I helped out at the Swarovski Optik booth at the American Birding Association Convention. I was out with a couple of the guys from the booth--Clay and Bruce. As we were going down a mountain road, Clay put on the brakes and said, "That looked like an interesting woodpecker!"
We found a place to pull over and walked in. I was hoping for a Williamson's sapsucker, but we weren't seeing anything but robins. Bruce picked up a stick and started pounding a nearby tree, doing his best sapsucker territorial drumming. We heard some soft drumming and eventually found:
From Clay's excitement, we thought there was a snake. We looked down and couldn't really see anything, Clay kept pointing and then Bruce finally saw it. It's in the above photo with Bruce. Can you see it? Don't worry if you can't, I was there and can barely see what Clay was point to. Here is a hint:
"You can't see me!" Fresh from the nest and already this bird knows what to do, instinct told it to just sit and hide, and the big lumbering creatures would move past, hopefully without stepping on it. It was strange that we did not hear the adult robins give their warning and freak out call. We could hear that they were busy feeding another fledgling nearby. Since we'd seen the woodpecker, we decided to move along and let the young robin be and commence to learning how to care for itself under the tutelage of its parents.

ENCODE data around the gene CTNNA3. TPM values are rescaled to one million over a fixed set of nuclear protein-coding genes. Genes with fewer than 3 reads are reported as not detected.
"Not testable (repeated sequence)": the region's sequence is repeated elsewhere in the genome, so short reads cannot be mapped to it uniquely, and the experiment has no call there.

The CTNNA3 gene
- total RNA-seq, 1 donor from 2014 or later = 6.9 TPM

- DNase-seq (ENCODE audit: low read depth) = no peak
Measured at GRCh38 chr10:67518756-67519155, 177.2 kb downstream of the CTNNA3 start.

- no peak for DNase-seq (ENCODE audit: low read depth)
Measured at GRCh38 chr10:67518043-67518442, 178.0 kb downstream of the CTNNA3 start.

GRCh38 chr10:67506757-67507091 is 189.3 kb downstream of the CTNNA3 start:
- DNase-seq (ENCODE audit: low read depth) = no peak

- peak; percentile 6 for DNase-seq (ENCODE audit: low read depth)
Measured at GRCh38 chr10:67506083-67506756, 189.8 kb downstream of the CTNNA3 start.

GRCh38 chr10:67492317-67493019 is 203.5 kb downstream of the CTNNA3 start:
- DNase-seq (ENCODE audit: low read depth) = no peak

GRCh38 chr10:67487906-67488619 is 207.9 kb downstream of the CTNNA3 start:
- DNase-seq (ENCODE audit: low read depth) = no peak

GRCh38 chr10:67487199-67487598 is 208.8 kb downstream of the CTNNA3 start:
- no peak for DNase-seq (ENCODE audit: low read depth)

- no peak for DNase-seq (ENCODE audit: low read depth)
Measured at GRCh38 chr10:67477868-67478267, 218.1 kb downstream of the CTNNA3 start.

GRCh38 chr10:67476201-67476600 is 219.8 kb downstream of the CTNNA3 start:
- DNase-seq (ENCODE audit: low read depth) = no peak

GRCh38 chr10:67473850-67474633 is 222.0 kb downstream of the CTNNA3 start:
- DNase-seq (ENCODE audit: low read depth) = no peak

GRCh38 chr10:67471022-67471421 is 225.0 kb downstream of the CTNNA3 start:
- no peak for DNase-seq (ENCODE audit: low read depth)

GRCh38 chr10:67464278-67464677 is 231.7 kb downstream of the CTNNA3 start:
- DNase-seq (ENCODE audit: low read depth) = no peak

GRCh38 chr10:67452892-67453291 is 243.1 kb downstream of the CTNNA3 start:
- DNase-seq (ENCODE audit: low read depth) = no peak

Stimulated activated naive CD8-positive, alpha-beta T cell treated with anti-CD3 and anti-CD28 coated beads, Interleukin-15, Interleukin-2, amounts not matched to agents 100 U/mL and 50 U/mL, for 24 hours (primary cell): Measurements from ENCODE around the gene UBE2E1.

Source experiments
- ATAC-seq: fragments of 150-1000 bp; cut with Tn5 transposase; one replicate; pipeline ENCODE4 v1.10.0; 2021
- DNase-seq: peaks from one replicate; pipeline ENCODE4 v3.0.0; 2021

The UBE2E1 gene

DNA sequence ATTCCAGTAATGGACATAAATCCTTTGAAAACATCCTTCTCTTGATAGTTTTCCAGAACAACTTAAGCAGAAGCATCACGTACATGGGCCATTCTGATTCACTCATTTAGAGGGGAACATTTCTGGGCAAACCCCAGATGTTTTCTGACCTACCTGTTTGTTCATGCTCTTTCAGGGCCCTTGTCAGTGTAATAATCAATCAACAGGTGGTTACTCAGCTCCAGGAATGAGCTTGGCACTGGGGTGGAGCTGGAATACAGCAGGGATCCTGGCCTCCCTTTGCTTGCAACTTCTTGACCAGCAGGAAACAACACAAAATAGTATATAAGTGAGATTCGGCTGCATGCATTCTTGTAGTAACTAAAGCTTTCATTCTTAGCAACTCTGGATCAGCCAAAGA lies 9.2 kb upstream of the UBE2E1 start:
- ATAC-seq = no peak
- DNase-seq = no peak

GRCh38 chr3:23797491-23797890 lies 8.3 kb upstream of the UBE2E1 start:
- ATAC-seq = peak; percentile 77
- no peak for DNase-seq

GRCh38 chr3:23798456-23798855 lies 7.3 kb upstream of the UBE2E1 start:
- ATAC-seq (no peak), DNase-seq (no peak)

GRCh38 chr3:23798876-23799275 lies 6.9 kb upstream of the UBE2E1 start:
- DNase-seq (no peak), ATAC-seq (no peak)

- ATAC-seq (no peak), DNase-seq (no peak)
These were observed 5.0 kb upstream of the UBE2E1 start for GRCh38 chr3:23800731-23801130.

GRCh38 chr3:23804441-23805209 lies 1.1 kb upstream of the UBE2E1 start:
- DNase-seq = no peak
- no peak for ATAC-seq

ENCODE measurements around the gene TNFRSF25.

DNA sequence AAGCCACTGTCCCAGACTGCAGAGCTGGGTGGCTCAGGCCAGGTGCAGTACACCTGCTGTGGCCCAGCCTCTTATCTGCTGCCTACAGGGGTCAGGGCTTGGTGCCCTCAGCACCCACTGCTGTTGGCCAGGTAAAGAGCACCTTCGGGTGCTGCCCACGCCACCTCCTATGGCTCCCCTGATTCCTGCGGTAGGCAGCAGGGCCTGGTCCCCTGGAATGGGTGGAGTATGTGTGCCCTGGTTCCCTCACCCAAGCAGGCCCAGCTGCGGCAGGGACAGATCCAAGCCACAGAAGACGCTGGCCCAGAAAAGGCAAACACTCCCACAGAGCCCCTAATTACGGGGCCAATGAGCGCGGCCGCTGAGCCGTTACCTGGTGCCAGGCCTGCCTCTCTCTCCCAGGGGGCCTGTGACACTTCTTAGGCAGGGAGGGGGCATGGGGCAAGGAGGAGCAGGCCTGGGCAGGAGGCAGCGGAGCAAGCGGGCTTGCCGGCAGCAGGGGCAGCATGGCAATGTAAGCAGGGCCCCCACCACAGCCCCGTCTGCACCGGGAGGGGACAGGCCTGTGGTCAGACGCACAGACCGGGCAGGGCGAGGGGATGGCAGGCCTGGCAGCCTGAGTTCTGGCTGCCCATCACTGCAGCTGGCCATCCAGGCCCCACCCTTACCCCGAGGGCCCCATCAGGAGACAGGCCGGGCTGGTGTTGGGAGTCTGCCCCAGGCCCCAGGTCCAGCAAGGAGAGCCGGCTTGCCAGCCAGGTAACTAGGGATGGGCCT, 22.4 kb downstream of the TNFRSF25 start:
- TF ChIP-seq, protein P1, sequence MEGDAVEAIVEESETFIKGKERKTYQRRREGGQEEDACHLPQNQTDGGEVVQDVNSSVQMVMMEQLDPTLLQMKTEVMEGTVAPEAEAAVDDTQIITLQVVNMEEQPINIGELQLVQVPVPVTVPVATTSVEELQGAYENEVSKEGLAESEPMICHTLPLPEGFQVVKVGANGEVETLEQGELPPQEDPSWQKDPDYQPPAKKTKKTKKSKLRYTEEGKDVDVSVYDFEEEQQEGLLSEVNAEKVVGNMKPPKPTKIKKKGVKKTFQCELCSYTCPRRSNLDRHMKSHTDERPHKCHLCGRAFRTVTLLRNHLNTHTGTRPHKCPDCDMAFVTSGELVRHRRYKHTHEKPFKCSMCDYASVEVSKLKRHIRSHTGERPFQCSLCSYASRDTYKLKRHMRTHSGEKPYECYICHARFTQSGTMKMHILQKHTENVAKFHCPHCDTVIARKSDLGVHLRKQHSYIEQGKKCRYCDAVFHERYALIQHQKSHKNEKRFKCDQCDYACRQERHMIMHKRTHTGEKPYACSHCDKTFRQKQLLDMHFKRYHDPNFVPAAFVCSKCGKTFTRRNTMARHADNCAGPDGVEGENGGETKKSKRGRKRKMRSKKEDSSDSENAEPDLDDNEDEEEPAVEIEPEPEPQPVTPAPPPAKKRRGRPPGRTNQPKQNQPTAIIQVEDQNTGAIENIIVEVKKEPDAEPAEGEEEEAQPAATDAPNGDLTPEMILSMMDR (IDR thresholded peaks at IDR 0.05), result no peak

On our way out of the woods, I found a second fledgling. Like its wise sibling, this young robin also stayed stone still as I walked past. Moments like these always make me wonder how many birds (especially owls) have I walked past when focused on something else. How many birds have been just a foot away and I just didn't see it?